Colonel Sanders’ birthday celebrations were larger than life — just like the man himself.
Today, September 9th, would have been Colonel Harland Sanders’ 126th birthday.
Although he passed away in 1980, the Colonel’s legacy still looms large over Kentucky and around the world. So much so that it can sometimes be difficult to distinguish the man from the myth.
We enjoyed a rare glimpse behind the bucket, so to speak, when a local woman brought in a treasure trove of Col. Sanders’ memorabilia to the Kentucky Fun Mall recently.
The collection, compiled over decades by a Sanders family friend, includes candid snapshots of the Colonel relaxing at home and with his grandchildren — always done up in at least a white shirt, black string tie and with his signature black-rimmed glasses and white goatee — along with signed photos, recipe books, magazines and more. The stash also includes a program for the Colonel’s 89th birthday party in Louisville. And it was epic.
The pamphlet is printed front and back with details of the celebration, to which hundreds of franchisees and their guests were invited. It was more mini-festival than birthday party.
There were demonstrations and exhibits of traditional Kentucky crafts, a children’s area — including a four-hour stretch when “Zippo the Clown” mingled with the crowd — and a daylong lineup of music on three stages. Riders in the Sky; Dixieland Allstars; a band called Your Father’s Mustache; and Hee Haw’s Grady Nut all performed. Barbara Mandrell’s headlining set was followed by a giant fireworks display. There was birthday cake for everyone.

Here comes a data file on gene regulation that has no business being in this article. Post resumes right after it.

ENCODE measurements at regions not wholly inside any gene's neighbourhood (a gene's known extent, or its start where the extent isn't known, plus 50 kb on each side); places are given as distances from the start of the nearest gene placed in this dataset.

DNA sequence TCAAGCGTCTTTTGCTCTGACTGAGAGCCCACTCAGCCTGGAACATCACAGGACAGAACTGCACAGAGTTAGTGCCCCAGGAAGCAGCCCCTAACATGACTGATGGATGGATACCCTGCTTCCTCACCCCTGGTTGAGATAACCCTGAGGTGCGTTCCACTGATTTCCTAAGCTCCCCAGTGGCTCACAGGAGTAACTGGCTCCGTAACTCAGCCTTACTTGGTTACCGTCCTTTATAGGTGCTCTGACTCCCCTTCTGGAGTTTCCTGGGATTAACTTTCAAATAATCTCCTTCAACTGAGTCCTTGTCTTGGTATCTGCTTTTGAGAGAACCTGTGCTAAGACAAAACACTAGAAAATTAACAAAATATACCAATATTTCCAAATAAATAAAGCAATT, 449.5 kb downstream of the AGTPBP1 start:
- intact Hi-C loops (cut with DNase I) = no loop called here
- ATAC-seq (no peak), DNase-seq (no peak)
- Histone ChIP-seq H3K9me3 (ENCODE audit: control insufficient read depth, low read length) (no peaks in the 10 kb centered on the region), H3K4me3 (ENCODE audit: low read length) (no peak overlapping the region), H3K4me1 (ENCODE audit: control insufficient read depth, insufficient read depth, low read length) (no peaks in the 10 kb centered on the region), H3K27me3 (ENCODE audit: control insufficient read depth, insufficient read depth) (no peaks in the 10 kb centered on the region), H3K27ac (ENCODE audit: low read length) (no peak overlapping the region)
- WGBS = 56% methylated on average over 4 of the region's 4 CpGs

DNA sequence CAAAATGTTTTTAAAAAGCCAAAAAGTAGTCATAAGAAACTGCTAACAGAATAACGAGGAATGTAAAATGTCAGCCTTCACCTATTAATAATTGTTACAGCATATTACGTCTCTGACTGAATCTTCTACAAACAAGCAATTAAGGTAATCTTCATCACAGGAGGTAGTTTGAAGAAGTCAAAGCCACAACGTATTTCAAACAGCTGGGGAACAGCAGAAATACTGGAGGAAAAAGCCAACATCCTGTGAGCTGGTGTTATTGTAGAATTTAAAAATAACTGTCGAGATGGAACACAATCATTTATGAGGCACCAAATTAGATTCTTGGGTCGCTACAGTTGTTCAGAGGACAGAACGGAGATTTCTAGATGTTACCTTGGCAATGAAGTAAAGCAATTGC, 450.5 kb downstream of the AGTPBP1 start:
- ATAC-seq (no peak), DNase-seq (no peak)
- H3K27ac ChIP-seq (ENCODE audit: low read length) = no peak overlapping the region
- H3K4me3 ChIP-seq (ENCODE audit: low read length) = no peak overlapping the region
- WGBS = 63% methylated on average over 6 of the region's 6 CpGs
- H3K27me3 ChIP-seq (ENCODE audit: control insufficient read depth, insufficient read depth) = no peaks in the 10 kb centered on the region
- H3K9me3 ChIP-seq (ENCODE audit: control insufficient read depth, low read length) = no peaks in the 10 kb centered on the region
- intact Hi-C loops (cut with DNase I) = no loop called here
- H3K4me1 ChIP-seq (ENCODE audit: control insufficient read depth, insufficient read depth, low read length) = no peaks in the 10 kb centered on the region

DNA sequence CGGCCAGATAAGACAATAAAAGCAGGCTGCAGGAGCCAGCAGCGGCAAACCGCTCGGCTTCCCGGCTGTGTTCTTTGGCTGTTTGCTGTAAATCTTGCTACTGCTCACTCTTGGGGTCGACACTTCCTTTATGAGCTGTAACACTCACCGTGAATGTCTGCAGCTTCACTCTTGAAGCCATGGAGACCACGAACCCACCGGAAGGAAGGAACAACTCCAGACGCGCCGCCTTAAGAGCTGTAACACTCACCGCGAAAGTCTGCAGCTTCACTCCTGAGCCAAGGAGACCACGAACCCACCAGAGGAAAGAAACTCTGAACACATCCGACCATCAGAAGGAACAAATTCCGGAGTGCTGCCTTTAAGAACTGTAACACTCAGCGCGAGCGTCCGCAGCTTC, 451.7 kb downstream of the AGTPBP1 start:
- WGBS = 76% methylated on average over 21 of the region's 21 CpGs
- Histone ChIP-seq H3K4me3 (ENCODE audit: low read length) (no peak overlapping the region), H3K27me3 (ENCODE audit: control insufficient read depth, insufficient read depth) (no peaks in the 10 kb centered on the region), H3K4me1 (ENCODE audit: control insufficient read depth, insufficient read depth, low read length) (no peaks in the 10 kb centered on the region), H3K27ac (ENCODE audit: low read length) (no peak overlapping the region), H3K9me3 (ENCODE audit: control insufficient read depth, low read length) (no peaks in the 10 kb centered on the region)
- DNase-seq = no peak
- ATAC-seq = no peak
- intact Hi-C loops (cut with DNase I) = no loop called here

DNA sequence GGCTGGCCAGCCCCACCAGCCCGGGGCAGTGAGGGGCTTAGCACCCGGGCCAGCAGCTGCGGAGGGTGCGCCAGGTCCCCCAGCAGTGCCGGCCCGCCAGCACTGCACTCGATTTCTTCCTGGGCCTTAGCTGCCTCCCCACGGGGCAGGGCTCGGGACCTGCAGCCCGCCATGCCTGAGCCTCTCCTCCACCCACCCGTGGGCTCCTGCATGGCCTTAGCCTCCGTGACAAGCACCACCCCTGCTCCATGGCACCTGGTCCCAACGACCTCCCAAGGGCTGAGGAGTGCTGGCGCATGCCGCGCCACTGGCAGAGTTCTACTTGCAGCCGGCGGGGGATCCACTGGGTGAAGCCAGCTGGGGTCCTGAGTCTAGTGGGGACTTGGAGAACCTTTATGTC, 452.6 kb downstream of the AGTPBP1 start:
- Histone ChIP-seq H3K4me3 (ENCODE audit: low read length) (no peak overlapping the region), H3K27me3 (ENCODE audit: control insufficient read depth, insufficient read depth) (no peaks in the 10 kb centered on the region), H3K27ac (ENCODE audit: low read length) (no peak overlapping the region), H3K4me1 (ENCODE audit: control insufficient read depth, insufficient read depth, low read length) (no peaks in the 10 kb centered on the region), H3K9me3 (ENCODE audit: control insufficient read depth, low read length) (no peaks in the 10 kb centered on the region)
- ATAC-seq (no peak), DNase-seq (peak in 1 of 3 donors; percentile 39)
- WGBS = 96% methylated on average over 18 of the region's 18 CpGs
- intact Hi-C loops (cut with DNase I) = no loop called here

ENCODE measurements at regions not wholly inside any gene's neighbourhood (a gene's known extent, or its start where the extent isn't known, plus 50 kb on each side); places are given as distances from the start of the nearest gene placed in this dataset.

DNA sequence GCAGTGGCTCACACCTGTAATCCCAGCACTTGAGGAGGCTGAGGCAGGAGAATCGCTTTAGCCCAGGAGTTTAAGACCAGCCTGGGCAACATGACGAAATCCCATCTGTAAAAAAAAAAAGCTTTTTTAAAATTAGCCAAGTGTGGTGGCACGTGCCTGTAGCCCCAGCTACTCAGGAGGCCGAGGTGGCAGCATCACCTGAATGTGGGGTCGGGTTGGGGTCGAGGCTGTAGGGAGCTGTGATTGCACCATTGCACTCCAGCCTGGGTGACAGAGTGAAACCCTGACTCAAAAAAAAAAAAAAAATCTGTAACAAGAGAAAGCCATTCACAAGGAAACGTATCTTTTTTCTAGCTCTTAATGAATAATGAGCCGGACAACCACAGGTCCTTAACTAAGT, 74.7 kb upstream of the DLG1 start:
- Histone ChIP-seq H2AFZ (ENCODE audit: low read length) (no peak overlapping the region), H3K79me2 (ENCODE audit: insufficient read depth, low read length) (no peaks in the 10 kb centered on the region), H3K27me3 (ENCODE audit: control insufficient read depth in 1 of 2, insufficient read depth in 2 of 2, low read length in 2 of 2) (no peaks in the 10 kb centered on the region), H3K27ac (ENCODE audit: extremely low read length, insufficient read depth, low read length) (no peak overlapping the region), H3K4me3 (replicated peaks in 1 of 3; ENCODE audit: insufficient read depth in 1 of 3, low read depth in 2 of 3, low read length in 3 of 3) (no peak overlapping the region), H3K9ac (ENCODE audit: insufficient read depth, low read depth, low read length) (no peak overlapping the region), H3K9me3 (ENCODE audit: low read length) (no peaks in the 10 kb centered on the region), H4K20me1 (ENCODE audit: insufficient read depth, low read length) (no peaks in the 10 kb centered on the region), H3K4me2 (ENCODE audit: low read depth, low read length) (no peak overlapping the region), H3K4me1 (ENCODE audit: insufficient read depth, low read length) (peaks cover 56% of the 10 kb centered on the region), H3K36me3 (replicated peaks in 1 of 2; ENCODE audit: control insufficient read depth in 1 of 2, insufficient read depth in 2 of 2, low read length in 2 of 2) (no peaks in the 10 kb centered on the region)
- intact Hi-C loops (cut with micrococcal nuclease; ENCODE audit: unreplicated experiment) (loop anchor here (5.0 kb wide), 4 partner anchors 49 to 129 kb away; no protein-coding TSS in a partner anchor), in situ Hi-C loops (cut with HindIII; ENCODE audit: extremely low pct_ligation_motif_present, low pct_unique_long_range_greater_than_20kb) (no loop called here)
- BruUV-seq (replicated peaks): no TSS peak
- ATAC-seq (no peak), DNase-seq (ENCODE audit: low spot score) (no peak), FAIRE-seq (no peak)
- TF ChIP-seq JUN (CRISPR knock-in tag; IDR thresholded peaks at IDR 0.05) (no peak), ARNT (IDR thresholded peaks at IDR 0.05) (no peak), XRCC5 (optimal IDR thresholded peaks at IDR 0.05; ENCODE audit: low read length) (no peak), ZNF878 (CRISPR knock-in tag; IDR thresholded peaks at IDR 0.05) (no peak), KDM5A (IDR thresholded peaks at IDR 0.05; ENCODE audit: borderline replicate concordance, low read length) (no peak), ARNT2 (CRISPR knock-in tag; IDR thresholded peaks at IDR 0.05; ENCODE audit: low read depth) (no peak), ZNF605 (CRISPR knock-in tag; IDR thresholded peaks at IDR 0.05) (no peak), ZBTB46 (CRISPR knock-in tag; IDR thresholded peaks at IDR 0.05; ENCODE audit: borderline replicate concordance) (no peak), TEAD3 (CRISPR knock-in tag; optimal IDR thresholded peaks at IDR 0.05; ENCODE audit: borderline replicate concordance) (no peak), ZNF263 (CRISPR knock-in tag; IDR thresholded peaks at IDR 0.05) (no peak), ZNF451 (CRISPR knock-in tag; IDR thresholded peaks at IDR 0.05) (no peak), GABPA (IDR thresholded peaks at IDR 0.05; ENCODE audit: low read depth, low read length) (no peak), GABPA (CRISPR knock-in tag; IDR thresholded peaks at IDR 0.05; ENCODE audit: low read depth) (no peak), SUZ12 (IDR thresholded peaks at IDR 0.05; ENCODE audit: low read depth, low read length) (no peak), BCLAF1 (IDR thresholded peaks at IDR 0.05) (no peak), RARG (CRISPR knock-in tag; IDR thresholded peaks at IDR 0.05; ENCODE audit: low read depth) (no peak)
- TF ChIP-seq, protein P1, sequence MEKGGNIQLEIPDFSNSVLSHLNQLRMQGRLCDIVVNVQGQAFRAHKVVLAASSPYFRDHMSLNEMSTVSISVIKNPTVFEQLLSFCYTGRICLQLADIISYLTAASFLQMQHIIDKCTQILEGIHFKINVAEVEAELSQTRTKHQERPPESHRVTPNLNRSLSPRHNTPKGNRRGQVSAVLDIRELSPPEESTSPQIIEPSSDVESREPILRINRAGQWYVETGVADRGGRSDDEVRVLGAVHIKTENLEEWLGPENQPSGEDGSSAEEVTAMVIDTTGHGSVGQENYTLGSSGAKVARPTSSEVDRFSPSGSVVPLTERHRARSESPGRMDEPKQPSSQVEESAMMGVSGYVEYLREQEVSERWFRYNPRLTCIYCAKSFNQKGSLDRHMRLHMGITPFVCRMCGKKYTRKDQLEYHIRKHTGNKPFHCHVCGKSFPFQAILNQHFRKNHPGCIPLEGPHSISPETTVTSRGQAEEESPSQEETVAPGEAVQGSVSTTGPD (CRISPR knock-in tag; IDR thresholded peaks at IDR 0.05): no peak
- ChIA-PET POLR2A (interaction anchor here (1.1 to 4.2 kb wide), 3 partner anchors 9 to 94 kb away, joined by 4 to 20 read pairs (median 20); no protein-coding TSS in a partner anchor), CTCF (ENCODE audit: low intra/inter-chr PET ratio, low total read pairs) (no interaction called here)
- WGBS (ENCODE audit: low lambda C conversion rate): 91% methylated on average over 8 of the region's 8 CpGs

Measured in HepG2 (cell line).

It had to have been a satisfying day for a man who started his fried-chicken empire at the age of 65 with little more than a chicken recipe and a $105 Social Security check.
Sanders was born September 9, 1890, on a farm outside Henryville, Indiana. His mother went to work after his father died, and young Harland looked after his siblings and did most of the cooking. He tried his hand at many different jobs throughout his life, including street-car conductor, railroad fireman, steamboat ferry operator, secretary, insurance salesman, tire salesman, and service station manager.
As the story goes, and according to this 1970 New Yorker profile, Sanders was managing a service station in Corbin, Kentucky, and started offering home-cooked meals to hungry travelers. That’s also where he developed his secret blend of 11 herbs and spices and perfected his technique for making finger lickin’ good fried chicken and gravy.
A traveling salesman (and Kentuckian) named Duncan Hines included Sanders’ roadside cafe in his “Adventures in Good Eating” pamphlet — a sort of early version of Yelp — and cars packed the parking lot. That is until a newly built interstate bypassed the filling station and Sanders auctioned off the business.
Sanders decided to focus on franchising his Kentucky Fried Chicken recipe instead. He’d drive across the country, often sleeping in his car, and call on restaurant owners. He’d offer to demonstrate his fried-chicken recipe and, if they liked it, would show the restaurant’s cooks how to make it and receive a small commission for each chicken sold.
Sanders sold the American franchise rights for Kentucky Fried Chicken to John Y. Brown, Jr. and a partner in 1964 for $2 million. He continued to play a central role in the company for many years.
Happy birthday, Colonel!
For more information about the collection and to enquire about purchasing it, send an email to email@example.com.